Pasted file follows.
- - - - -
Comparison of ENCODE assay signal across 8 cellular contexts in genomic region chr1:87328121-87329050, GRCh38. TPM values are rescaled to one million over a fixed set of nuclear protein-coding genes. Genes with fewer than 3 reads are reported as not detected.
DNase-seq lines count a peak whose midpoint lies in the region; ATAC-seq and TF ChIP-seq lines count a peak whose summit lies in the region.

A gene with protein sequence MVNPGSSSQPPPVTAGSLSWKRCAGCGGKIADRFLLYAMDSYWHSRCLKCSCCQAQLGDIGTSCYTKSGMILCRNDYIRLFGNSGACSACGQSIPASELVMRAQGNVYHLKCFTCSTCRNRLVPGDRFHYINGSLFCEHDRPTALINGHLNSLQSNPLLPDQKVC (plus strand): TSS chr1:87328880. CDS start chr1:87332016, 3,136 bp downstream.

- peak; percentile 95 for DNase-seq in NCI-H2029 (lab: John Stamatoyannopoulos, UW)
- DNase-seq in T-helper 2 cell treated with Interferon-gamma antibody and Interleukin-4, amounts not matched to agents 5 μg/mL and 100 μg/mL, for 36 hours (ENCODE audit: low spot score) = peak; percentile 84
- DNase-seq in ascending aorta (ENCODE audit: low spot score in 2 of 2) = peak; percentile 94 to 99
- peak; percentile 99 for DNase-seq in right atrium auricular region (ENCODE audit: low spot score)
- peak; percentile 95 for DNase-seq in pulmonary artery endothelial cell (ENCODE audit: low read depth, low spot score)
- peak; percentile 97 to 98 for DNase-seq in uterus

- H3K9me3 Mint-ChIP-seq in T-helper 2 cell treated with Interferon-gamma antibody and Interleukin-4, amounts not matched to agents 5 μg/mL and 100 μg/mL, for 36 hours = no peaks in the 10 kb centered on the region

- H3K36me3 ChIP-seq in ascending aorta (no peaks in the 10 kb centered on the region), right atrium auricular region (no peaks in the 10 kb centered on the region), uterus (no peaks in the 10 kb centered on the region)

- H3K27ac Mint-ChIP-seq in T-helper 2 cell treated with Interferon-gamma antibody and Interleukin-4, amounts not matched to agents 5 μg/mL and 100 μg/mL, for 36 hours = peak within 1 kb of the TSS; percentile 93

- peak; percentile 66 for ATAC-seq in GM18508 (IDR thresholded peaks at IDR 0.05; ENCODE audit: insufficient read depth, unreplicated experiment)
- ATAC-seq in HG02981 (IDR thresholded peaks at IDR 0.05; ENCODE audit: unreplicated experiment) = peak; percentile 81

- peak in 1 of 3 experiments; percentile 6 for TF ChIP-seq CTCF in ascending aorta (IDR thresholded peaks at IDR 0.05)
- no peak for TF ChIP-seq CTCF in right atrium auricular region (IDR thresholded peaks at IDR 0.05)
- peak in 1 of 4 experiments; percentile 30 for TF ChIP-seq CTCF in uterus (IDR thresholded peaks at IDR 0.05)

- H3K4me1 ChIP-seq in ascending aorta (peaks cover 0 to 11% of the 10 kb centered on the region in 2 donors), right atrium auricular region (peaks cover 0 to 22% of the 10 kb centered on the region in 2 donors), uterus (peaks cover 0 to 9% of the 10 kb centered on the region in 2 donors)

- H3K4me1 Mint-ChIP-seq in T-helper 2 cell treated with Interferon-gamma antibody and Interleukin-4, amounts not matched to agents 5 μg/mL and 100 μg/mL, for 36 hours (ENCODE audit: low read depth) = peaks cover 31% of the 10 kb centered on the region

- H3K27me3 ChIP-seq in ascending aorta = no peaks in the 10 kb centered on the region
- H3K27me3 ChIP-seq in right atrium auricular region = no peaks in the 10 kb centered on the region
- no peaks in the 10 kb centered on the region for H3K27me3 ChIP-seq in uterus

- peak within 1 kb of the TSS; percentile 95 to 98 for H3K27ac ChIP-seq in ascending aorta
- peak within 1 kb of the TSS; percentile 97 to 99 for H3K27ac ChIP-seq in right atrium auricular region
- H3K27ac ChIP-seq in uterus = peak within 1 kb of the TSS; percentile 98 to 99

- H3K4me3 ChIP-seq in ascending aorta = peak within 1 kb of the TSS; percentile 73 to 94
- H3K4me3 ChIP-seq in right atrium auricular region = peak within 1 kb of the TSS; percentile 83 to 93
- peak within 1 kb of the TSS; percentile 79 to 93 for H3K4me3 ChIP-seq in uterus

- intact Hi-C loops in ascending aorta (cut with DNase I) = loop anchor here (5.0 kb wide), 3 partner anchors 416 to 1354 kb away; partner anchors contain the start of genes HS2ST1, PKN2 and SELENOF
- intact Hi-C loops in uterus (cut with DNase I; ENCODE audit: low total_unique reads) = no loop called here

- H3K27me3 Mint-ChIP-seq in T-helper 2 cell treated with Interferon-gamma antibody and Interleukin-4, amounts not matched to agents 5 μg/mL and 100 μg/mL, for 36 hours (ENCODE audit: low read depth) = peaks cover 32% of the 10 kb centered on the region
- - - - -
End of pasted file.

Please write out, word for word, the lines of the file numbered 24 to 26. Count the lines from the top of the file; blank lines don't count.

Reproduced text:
- peak within 1 kb of the TSS; percentile 97 to 99 for H3K27ac ChIP-seq in right atrium auricular region
- H3K27ac ChIP-seq in uterus = peak within 1 kb of the TSS; percentile 98 to 99

- H3K4me3 ChIP-seq in ascending aorta = peak within 1 kb of the TSS; percentile 73 to 94